Resources for Health Technologists and Technicians

Major Health Care Employers

The major employers for health technologists and technicians are hospitals and medical clinics.

Metro Areas Sorted by Total Employment for
Health Technologists and Technicians

Listed below are the 10 largest metro areas based on the total number of people employed in Health Technologists and Technicians jobs , as of 2016

Metro Area Total Employment Annual Mean Salary
Phoenix-Mesa-Scottsdale 3,000 $45,110
Riverside-San Bernardino-Ontario 2,870 $42,410
Miami-Fort Lauderdale-West Palm Beach 2,740 $39,510
Houston-The Woodlands-Sugar Land 2,380 $49,850
Atlanta-Sandy Springs-Roswell 2,110 $42,560
Dallas-Fort Worth-Arlington 2,070 $41,270
San Francisco-Oakland-Hayward 1,900 $57,890
San Diego-Carlsbad 1,830 $47,650
Tampa-St. Petersburg-Clearwater 1,570 $37,270
Orlando-Kissimmee-Sanford 1,520 $38,500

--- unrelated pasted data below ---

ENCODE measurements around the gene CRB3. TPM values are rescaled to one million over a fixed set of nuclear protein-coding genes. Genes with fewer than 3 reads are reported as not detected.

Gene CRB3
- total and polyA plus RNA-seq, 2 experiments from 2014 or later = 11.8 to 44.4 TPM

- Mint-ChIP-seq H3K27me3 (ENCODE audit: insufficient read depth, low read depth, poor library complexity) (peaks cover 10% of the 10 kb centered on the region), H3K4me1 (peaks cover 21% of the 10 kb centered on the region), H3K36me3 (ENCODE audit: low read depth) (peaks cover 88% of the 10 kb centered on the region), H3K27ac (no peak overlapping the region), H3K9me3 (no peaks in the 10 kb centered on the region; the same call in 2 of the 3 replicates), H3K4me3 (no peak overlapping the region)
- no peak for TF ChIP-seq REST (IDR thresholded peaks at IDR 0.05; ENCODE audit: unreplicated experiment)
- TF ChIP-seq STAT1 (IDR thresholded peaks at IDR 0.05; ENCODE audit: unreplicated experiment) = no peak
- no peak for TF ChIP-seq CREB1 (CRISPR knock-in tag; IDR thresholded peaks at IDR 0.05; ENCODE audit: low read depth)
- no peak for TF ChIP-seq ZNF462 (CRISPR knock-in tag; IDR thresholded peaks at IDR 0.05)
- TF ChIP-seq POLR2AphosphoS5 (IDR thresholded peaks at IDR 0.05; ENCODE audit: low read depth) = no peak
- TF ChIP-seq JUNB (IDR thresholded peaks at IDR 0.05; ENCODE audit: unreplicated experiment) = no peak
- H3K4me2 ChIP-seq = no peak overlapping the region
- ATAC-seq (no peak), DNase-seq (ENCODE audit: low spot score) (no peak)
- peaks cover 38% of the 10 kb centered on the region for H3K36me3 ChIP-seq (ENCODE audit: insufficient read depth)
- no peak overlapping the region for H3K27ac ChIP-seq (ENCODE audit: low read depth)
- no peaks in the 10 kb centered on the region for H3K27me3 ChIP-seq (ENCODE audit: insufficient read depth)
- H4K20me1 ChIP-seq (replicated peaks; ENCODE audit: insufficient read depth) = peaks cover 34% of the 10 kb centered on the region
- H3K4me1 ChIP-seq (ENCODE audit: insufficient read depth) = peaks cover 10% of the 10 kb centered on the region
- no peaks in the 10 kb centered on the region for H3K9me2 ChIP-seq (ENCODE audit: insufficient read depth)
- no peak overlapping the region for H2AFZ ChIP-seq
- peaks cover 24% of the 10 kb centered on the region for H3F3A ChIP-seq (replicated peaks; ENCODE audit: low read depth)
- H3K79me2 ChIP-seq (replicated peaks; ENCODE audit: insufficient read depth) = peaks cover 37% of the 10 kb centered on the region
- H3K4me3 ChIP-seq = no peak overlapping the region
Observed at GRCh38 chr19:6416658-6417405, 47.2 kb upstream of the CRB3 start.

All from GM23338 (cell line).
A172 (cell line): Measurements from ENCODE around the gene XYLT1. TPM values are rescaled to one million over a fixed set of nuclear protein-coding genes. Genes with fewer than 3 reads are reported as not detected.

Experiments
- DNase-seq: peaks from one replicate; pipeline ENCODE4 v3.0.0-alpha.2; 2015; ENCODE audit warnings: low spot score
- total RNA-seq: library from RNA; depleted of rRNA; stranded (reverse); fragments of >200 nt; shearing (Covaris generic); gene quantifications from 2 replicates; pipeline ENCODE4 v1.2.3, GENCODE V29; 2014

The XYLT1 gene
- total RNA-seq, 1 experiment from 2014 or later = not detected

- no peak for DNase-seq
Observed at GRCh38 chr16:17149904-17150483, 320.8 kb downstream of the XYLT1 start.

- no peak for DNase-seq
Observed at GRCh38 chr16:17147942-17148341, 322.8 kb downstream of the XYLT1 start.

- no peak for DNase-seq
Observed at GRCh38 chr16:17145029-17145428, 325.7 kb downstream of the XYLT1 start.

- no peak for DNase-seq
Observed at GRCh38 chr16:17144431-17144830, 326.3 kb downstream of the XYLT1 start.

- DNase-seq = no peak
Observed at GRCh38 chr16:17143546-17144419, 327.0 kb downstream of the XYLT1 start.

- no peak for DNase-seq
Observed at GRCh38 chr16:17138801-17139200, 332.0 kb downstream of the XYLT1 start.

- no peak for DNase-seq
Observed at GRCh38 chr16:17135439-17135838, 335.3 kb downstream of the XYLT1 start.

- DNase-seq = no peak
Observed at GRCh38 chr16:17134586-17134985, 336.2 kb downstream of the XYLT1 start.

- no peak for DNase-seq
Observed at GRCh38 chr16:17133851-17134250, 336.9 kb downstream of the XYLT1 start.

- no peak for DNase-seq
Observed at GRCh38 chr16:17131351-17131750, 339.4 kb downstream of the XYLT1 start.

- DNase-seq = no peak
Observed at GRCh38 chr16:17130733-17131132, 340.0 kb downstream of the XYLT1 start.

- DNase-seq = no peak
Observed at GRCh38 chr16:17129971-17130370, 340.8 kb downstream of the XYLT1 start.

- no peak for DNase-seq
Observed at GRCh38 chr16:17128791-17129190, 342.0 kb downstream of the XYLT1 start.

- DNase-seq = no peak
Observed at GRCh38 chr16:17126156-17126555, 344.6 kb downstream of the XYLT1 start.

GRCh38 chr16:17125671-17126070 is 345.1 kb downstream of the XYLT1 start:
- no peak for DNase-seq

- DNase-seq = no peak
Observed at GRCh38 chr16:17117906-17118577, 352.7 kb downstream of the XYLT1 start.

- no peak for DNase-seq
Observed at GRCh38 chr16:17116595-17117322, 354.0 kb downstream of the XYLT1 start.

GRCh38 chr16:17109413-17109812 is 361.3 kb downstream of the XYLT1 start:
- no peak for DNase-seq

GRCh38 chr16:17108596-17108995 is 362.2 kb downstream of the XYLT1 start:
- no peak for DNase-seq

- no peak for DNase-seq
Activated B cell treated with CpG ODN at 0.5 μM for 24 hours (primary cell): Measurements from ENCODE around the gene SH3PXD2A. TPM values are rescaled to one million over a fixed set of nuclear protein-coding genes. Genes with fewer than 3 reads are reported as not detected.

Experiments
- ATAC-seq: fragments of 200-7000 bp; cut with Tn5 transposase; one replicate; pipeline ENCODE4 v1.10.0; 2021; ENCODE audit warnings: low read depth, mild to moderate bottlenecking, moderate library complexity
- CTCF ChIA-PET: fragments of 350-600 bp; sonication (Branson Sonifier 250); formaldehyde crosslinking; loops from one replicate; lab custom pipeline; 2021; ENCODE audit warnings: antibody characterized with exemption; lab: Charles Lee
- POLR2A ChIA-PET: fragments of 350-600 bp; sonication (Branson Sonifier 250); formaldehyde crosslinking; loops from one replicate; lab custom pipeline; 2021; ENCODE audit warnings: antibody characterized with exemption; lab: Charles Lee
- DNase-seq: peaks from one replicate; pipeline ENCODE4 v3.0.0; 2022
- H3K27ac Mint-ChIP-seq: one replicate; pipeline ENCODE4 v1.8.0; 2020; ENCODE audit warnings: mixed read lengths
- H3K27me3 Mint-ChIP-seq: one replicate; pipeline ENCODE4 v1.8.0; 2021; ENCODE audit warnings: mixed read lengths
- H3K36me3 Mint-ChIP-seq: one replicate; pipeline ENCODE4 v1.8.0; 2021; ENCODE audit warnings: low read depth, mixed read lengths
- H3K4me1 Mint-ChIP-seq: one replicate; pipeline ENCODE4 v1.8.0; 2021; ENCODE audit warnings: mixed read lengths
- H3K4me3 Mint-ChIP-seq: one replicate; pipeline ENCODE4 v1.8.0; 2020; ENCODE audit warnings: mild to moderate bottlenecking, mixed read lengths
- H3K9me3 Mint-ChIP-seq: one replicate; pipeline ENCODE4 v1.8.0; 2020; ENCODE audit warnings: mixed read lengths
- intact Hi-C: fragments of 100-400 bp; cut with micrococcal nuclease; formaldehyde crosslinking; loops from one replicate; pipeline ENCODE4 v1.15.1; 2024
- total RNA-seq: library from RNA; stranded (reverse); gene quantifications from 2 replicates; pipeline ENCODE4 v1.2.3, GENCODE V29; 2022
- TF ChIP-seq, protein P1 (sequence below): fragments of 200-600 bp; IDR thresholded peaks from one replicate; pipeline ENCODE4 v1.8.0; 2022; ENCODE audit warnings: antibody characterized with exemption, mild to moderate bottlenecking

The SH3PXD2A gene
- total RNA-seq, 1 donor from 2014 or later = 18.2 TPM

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Total employment and salary for professions similar to health technologists and technicians

Career Stories (Job Profiles) for Health Technologists and Technicians

To find out more about building a career as Health Technologists And Technicians, we spoke with professionals in the field across a variety of specialties. Learn about their experiences on the job, the steps they took to complete their education, and what it takes to excel in this industry. Click the link to see a story.

All Types

Source : 2016 Occupational Employment Statistics, Bureau of Labor Statistics, U.S. Department of Labor, BLS.gov

Most Popular Industries for
Health Technologists and Technicians

These industries represent at least 1% of the total number of people employed in this occupation.

Industry Total Employment Percent Annual Median Salary
Hospital 36,130 48% $38,440
Medical Office 26,810 36% $35,320
Government 3,910 5% $47,910
Education 2,400 3% $37,100
Drug Stores 1,260 1% $42,410
Professional And Technical Services 900 1% $43,290
Office Services And Staffing 820 1% $38,580
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We have some additional detailed pages at the state level for Health Technologists and Technicians.

Numbers in parentheses are counts of relevant campus-based schools in the state; online schools may also be available.